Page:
during the Human Genome Project.” (In drafting phases.)
•      Maxson KM, Cook-Deegan RM, and Ankeny RA. “The Bermuda Triangle: Principles, Practices, and Pragmatics in
       Genomic Data Sharing.” (In drafting phases.)

   Head TA and Co-Instructor, “The Genome and the Internet: Growing up together” (GENOME 108FCS/PUBPOL
   81FCS), Fall 2011. Duke FOCUS cluster, “Genomes in our lives: Science and Conscience.” Primary faculty: Robert
   Cook-Deegan, MD.
   TA, Duke Genome Sciences & Policy Capstone (GENOME 198S), Spring 2012. Research and policy engagement
   course for seniors enrolled in the Genome Sciences & Policy Certificate program. Primary faculty: Huntington F.
   Willard, PhD; Robert Cook-Deegan, MD.
       o Specific Project involvement: Case studies of scientific and policy implementation of Ethical, Legal, & Social
           Implications (ELSI) research funded by the U.S. National Human Genome Research Institute (NHGRI).
           Included student briefing of Eric Green, MD, PhD, Director of NHGRI (and others), April 2012.
   Independent Study Instructor (PUBPOL 191): “Historical and Contemporary Readings in U.S. Science and Health
   Policy.” Student mentored: Stephanie Chen, Duke University Spring 2012. Supervising faculty member: Robert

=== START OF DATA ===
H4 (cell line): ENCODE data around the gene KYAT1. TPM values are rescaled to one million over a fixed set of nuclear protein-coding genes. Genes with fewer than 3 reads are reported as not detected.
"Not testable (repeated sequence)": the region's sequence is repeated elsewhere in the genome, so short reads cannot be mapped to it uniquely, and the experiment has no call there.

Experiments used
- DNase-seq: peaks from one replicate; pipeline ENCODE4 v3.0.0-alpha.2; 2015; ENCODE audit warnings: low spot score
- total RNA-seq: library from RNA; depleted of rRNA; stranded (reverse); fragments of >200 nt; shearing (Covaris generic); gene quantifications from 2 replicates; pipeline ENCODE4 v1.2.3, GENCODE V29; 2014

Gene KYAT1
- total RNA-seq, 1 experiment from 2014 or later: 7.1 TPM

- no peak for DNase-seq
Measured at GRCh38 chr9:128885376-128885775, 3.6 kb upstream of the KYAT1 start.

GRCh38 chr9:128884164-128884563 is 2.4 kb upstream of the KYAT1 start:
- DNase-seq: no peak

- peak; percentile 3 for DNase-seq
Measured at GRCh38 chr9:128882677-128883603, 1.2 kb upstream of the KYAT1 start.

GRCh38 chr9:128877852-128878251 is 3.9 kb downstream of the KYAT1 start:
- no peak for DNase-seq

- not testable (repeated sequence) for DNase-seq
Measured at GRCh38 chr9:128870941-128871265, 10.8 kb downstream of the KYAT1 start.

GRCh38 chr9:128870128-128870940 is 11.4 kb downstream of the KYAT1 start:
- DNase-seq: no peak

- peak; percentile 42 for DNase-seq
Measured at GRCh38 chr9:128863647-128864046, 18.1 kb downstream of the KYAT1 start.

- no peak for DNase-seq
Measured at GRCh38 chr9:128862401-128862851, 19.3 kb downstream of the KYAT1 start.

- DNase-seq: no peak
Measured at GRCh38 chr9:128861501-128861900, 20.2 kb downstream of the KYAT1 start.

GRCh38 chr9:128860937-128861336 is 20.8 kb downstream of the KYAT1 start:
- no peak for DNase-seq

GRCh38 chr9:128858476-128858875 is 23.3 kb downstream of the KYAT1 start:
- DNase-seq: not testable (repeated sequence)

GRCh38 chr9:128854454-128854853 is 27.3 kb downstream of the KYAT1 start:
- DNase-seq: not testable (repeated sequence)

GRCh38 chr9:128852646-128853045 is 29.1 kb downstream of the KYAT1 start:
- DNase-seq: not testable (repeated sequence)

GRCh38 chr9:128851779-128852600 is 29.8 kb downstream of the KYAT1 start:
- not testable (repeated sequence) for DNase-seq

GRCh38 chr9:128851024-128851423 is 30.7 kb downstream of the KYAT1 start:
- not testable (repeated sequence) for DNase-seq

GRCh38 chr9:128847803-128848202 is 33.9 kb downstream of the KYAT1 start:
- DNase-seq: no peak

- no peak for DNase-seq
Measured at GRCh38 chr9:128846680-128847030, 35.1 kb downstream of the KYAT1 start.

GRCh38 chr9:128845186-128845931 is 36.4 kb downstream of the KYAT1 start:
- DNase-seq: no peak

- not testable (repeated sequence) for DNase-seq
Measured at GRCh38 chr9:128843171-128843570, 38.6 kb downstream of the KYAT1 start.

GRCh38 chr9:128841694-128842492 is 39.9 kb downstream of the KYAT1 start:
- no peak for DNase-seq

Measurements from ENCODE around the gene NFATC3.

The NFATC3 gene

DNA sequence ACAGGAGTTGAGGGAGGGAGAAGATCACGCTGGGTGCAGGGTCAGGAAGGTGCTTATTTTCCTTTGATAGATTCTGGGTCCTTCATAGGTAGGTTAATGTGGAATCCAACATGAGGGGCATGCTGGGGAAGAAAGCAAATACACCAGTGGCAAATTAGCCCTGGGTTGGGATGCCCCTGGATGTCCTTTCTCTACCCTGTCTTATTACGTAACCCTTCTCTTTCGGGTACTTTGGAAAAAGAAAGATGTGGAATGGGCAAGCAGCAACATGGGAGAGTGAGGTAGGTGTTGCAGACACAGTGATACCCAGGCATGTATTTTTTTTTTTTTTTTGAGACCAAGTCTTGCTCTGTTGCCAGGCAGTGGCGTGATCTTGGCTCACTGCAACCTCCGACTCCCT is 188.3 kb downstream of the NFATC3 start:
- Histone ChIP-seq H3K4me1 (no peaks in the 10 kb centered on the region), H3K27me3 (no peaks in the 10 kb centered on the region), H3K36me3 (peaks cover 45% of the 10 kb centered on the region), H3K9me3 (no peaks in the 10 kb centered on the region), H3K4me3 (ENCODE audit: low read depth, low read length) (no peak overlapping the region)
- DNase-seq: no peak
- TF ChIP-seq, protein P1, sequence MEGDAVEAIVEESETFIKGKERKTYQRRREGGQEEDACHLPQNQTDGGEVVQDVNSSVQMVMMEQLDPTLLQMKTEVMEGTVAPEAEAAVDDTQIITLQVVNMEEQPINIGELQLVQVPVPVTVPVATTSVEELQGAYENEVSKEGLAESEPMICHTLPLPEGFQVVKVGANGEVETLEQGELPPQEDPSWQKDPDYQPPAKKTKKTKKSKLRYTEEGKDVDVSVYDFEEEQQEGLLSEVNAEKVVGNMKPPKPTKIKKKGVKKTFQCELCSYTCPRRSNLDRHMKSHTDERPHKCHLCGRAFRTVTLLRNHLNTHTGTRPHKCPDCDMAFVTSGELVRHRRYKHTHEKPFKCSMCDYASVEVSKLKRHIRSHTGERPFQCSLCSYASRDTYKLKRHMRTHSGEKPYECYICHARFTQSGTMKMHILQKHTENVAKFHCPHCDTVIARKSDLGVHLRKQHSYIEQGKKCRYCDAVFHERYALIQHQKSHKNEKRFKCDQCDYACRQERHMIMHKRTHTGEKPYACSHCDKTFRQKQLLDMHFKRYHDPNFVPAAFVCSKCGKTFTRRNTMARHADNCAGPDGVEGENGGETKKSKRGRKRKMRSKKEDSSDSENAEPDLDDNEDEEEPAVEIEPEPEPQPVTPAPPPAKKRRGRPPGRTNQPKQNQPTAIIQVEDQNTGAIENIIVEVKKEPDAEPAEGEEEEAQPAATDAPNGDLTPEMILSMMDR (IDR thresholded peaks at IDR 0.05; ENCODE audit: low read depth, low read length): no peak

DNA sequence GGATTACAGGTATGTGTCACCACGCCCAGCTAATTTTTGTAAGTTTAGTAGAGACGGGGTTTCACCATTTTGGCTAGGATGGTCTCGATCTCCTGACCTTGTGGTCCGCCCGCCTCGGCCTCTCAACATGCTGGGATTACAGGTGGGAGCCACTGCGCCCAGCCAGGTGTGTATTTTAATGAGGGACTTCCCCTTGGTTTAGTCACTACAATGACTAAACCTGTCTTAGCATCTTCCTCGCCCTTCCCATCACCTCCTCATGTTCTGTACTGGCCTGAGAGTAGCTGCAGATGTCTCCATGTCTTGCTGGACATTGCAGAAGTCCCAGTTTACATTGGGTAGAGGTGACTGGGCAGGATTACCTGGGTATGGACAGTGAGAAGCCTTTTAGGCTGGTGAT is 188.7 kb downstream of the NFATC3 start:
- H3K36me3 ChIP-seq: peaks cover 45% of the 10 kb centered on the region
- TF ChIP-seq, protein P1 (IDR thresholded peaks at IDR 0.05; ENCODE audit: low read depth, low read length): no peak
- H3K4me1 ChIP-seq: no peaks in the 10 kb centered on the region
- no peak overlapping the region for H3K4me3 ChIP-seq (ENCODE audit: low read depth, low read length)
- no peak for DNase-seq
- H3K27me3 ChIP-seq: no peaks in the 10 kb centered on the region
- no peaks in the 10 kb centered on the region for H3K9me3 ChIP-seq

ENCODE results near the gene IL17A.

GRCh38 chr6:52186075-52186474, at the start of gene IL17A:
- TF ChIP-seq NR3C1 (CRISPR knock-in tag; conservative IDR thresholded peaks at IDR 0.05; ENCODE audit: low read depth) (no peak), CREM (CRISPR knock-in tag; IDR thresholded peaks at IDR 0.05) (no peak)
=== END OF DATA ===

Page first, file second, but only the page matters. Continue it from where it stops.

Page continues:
Cook-Deegan, MD.
   Research Mentor, Duke IGSP Summer Fellowship Program (29 May 2012-3 August 2012): Supervise undergraduate
   reading and research on ethical, legal, and social implications of genomics, in preparation for a final poster session.
   Students mentored: Stephanie Chen (Duke), Annie Niehaus (Pomona). Supervising faculty: Robert Cook-Deegan.

Conference Presentations
   Poster presenter and alternate speaker, “‘They worked without resting’: Building the policy of international
   prepublication data sharing during the Human Genome Project.” Gordon Research Seminar on Science and
   Technology Policy: The International Context of Science and Technology Policy. 4-5 August 2012. Waterville
   Valley, NH.
   Poster presenter, “‘They worked without resting’: Building the policy of international prepublication data sharing
   during the Human Genome Project.” Gordon Research Conference on Science and Technology Policy: The
   International Context of Science and Technology Policy. 5-10 August 2012. Waterville Valley, NH.
   Rachel Ankeny, Kathryn Maxson, and Robert Cook-Deegan. “The ‘Bermuda Principles’: Model for collaborative
   science?” Society for Social Studies of Science (4S) 2011 annual meeting, 2-5 November 2011, Cleveland, OH.
   Panel: Collaboration Across Health Research and Care.
   Rachel Ankeny, Kathryn Maxson, and Robert Cook-Deegan. “Examining the History and Implications of the
   ‘Bermuda Principles’ for Data Sharing. 2011 ELSI Congress: Exploring the ELSI Universe, 12-14 April 2011, Chapel
   Hill, NC. Session title: Themed papers, Data Sharing.”

Other Activities
   Substantive research assistance for ongoing projects in the Center for Public Genomics and Genome Ethics,
   Law, and Policy